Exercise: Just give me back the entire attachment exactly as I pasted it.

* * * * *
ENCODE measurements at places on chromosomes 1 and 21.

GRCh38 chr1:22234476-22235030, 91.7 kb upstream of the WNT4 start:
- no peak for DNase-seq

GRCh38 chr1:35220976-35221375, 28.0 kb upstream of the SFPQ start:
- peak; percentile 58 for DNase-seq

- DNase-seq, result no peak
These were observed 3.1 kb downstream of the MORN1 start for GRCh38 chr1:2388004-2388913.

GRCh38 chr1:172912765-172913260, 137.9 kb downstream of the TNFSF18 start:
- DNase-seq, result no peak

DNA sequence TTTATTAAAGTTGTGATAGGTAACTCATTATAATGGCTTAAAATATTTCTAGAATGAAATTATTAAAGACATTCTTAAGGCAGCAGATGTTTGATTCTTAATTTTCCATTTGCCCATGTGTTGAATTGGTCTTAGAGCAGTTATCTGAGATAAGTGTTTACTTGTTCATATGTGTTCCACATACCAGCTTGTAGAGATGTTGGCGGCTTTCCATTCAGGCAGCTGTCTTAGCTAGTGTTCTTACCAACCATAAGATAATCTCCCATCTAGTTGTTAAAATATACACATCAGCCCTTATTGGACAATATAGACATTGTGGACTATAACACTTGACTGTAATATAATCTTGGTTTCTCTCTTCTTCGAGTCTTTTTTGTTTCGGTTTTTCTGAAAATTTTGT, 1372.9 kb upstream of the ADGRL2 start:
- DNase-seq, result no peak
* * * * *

ENCODE measurements at places on chromosomes 1 and 21.

GRCh38 chr1:22234476-22235030, 91.7 kb upstream of the WNT4 start:
- no peak for DNase-seq

GRCh38 chr1:35220976-35221375, 28.0 kb upstream of the SFPQ start:
- peak; percentile 58 for DNase-seq

- DNase-seq, result no peak
These were observed 3.1 kb downstream of the MORN1 start for GRCh38 chr1:2388004-2388913.

GRCh38 chr1:172912765-172913260, 137.9 kb downstream of the TNFSF18 start:
- DNase-seq, result no peak

DNA sequence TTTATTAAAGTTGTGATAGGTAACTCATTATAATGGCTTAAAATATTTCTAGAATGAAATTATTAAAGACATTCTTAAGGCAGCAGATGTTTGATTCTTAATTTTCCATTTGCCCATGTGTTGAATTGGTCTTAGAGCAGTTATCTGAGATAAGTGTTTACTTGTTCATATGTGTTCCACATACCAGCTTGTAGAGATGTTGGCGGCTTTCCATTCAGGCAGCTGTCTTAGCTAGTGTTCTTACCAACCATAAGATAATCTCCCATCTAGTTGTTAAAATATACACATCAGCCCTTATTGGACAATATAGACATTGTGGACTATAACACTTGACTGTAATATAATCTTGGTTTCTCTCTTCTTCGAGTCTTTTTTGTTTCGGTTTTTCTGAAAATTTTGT, 1372.9 kb upstream of the ADGRL2 start:
- DNase-seq, result no peak